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Image by Robert Bye

The status of Judea & Samaria  

The borders of what is termed "The Green Line" have no international legal standing.  These borders were laid down in the Israel-Jordan Armistice Agreement of 1949 which took place in the island of Rhodes.  They could have turned into internationally-recognized borders had they met the following terms:

  1. The states bordering on either side of the line must have legal claim under international law to the territory within the borders.

  2. An agreement must be signed between the involved states recognizing the said borders.


The legal status of Judea and Samaria (or "The West Bank" as it is called by the Jordanians) was defined as "territory occupied by the Kingdom of Jordan".  Similarly, the Gaza Strip was termed "territory occupied by Egypt".  Yet these two countries have no grounds for ownership of these lands.  When the peace agreement with Egypt was signed, Egypt insisted that it had a right to "every grain of sand" in the Egyptian territories, but made no claim of ownership over the Gaza Strip.  Similarly, the Kingdom of Jordan, although having shown interest in the territories of Judea & Samaria and even saw itself as representing the Palestinian people for a time – rid itself of any affiliation to these territories.  In fact, in 1988 King Hussein announced that Jordan was officially disengaging itself from "The West Bank". In fact, the peace treaty, signed between Israel and the Kingdom of Jordan in 1994, makes no mention of these territories or claims of ownership on the part of Jordan.  Israel was the sole authority in the area until the Oslo Accords, at which time it delegated some of this authority to the Palestinian Authority in areas A and B.  Before the Six Day War, no demands were ever made by the Palestinians of Jordan or Egypt concerning the establishment of an independent Palestinian state; nor did the Palestinians engage in any type of war or struggle, be it military or political, against either of these countries with the aim of liberating their supposed "occupied territories" from them.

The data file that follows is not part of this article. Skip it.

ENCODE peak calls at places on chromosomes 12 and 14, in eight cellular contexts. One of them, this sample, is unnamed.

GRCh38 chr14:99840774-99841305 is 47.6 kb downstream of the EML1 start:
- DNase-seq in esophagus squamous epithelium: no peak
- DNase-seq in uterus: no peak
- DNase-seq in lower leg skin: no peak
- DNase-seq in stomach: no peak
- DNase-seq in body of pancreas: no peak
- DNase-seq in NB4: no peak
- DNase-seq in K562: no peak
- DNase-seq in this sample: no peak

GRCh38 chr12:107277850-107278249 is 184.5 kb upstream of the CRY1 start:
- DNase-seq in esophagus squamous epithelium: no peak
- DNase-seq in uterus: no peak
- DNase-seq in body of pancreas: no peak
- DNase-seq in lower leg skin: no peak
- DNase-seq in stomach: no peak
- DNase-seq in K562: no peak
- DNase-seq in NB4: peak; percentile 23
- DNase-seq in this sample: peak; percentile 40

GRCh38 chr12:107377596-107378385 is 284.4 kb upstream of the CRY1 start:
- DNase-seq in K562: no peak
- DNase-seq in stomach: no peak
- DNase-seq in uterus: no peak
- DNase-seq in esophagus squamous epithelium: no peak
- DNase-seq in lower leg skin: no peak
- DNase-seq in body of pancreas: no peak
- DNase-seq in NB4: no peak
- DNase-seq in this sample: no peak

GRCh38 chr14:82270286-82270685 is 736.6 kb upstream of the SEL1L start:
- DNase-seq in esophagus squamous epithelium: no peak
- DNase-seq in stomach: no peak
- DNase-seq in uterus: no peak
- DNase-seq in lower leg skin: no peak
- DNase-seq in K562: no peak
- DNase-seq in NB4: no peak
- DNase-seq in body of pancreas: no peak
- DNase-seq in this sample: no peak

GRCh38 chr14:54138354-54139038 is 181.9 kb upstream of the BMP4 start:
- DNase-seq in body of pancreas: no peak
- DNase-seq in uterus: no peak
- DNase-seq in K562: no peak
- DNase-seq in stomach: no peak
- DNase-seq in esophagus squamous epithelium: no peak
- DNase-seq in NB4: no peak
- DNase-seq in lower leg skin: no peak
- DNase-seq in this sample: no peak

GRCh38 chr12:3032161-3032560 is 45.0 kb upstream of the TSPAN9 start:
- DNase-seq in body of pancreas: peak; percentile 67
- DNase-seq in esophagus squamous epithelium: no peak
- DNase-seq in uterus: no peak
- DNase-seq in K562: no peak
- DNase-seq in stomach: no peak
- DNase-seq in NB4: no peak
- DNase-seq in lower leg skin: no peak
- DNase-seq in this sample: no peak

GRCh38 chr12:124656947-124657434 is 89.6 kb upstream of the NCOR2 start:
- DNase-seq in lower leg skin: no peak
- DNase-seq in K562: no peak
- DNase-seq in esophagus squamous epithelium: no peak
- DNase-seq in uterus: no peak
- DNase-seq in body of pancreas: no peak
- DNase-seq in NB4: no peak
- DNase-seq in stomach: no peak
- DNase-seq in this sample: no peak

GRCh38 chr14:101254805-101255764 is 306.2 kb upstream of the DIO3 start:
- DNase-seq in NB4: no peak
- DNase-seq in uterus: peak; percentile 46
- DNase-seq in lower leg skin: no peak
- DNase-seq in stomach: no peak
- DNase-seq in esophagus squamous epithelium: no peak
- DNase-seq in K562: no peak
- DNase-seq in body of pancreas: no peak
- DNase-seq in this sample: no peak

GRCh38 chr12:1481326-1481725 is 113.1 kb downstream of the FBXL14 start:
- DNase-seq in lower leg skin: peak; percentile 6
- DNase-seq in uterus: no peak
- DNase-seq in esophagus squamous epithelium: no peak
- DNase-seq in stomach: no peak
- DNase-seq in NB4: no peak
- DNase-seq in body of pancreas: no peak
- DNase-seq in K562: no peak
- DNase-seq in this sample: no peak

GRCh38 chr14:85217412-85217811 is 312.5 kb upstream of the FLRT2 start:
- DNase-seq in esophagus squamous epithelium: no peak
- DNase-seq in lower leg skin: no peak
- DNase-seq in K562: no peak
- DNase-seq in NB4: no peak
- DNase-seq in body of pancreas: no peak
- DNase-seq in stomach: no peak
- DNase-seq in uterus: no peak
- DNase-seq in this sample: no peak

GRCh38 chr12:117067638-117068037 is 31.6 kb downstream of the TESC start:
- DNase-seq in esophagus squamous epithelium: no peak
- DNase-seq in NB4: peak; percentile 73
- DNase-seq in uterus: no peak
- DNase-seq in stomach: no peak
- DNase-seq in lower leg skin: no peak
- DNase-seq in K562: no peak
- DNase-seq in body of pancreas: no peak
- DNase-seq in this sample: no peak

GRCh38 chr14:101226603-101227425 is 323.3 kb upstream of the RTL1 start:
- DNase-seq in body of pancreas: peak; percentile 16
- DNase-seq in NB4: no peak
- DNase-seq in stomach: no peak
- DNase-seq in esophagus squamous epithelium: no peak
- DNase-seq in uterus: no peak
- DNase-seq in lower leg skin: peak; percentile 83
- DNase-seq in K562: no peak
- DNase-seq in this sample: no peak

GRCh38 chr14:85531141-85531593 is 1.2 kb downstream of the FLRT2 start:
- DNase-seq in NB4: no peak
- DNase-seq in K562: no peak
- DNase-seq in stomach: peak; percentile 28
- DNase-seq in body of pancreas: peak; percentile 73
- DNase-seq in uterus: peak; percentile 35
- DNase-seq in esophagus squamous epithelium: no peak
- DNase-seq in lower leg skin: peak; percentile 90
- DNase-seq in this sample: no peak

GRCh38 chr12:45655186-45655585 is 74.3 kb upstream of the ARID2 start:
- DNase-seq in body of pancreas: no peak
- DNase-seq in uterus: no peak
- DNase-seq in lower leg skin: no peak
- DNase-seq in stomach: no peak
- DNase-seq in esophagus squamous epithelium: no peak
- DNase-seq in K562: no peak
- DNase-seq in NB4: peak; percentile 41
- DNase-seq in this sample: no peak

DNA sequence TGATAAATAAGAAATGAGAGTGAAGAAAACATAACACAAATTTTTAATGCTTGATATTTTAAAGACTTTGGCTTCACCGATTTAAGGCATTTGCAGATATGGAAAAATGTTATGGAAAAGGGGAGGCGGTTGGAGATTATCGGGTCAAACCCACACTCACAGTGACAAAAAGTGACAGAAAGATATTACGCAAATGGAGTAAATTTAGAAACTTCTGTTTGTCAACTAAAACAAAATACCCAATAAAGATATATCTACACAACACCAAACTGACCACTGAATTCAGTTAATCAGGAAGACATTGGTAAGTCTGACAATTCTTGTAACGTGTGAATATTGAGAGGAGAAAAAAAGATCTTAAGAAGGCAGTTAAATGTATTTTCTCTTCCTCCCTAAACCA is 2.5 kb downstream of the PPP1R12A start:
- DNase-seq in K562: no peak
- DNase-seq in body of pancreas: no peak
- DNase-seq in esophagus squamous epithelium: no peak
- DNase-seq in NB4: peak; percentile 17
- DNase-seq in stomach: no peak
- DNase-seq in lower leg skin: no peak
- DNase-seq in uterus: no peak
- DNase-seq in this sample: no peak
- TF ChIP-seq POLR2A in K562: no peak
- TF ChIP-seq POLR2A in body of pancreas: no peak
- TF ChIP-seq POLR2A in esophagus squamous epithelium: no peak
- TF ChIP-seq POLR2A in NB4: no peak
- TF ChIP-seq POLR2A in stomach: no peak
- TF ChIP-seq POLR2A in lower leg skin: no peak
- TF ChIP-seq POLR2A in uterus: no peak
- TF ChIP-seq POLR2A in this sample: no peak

In the world as we know it, since time immemorial, political borders have always been set out on the basis of agreements between states.  In most cases, throughout history, such borders resulted from war, or were set out in their wake.  The UN resolution of November 29th, 1947, attempted to set out borders partitioning the Land of Israel lying west of the Jordan River.  However, the proposal was rejected by the Arabs, who invaded the land and declared a war of total destruction on the newly-founded state.  As is the case with any UN resolution, the UN Partition Plan for Palestine would have had legal validity only in such case that both parties had agreed to it.  If no such agreement exists, the resolution is not legally bounding under international law.  The armistice lines, which were drawn up after the War of Independence, were accepted neither by the Arab states nor by the State of Israel.  Furthermore, it was explicitly agreed that that the permanent borders would only be drawn up in the framework of a peace agreement between the two parties.  The Six Day War was the consequence of massive Egyptian military presence in Sinai; the shut down of the Straits of Tiran by Egypt; the bombing of west Jerusalem, and the destructive shelling of the Hula valley settlements from the Golan Heights – all of which were done with the aim of conveying one clear message: Egypt, Syria and Jordan aspire to conquer the Land of Israel and demolish the State of Israel lying within the 'Green Line' borders - to which they had all objected.  Ergo, as far as International Law was concerned, the borders that were set out at the end of the last war are legally binding, provided that other international borders have not been drawn up in the meantime as part of an agreement between the involved states (as is the case with our borders with Egypt and Jordan, following the peace agreements signed with both of these countries).  If Israel chooses to make any concessions concerning any of the territories in question, in no respect is it by force of any "international law"; likewise, Israel breaks no law by choosing to hold onto any of these territories and leave any or all under its rule.  

דגל ישראל
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